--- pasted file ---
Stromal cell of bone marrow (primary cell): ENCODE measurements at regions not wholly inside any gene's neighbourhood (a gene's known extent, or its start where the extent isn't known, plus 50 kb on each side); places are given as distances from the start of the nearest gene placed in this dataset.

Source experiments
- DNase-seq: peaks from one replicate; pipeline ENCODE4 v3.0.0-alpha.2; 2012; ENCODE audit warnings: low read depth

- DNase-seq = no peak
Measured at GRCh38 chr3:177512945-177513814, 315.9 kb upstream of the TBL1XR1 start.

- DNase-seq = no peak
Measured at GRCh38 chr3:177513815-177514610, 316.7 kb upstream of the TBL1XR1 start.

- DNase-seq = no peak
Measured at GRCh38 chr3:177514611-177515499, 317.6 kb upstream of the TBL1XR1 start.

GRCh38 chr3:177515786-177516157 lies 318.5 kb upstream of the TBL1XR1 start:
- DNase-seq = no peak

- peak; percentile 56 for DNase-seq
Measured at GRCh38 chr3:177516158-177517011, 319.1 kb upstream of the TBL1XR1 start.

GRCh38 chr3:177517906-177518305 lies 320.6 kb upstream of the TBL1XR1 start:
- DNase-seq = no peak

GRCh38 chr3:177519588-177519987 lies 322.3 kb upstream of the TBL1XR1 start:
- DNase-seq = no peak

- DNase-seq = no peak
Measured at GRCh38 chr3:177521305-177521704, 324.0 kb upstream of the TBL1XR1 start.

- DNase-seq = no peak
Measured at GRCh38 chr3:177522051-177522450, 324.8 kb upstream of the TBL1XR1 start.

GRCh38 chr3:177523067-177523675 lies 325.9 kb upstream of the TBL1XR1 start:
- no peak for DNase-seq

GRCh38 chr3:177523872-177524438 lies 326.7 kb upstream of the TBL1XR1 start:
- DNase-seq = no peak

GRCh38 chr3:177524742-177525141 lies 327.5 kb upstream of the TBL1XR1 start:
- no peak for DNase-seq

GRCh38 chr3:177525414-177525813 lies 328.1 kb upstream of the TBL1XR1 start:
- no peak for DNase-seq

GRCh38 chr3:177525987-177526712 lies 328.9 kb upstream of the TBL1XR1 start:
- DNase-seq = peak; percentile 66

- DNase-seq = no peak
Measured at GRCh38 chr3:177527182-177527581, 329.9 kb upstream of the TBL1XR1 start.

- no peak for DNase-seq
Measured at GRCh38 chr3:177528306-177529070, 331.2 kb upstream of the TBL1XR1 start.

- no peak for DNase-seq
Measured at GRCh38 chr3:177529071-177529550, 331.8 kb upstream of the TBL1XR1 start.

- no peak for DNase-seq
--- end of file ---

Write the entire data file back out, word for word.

Stromal cell of bone marrow (primary cell): ENCODE measurements at regions not wholly inside any gene's neighbourhood (a gene's known extent, or its start where the extent isn't known, plus 50 kb on each side); places are given as distances from the start of the nearest gene placed in this dataset.

Source experiments
- DNase-seq: peaks from one replicate; pipeline ENCODE4 v3.0.0-alpha.2; 2012; ENCODE audit warnings: low read depth

- DNase-seq = no peak
Measured at GRCh38 chr3:177512945-177513814, 315.9 kb upstream of the TBL1XR1 start.

- DNase-seq = no peak
Measured at GRCh38 chr3:177513815-177514610, 316.7 kb upstream of the TBL1XR1 start.

- DNase-seq = no peak
Measured at GRCh38 chr3:177514611-177515499, 317.6 kb upstream of the TBL1XR1 start.

GRCh38 chr3:177515786-177516157 lies 318.5 kb upstream of the TBL1XR1 start:
- DNase-seq = no peak

- peak; percentile 56 for DNase-seq
Measured at GRCh38 chr3:177516158-177517011, 319.1 kb upstream of the TBL1XR1 start.

GRCh38 chr3:177517906-177518305 lies 320.6 kb upstream of the TBL1XR1 start:
- DNase-seq = no peak

GRCh38 chr3:177519588-177519987 lies 322.3 kb upstream of the TBL1XR1 start:
- DNase-seq = no peak

- DNase-seq = no peak
Measured at GRCh38 chr3:177521305-177521704, 324.0 kb upstream of the TBL1XR1 start.

- DNase-seq = no peak
Measured at GRCh38 chr3:177522051-177522450, 324.8 kb upstream of the TBL1XR1 start.

GRCh38 chr3:177523067-177523675 lies 325.9 kb upstream of the TBL1XR1 start:
- no peak for DNase-seq

GRCh38 chr3:177523872-177524438 lies 326.7 kb upstream of the TBL1XR1 start:
- DNase-seq = no peak

GRCh38 chr3:177524742-177525141 lies 327.5 kb upstream of the TBL1XR1 start:
- no peak for DNase-seq

GRCh38 chr3:177525414-177525813 lies 328.1 kb upstream of the TBL1XR1 start:
- no peak for DNase-seq

GRCh38 chr3:177525987-177526712 lies 328.9 kb upstream of the TBL1XR1 start:
- DNase-seq = peak; percentile 66

- DNase-seq = no peak
Measured at GRCh38 chr3:177527182-177527581, 329.9 kb upstream of the TBL1XR1 start.

- no peak for DNase-seq
Measured at GRCh38 chr3:177528306-177529070, 331.2 kb upstream of the TBL1XR1 start.

- no peak for DNase-seq
Measured at GRCh38 chr3:177529071-177529550, 331.8 kb upstream of the TBL1XR1 start.

- no peak for DNase-seq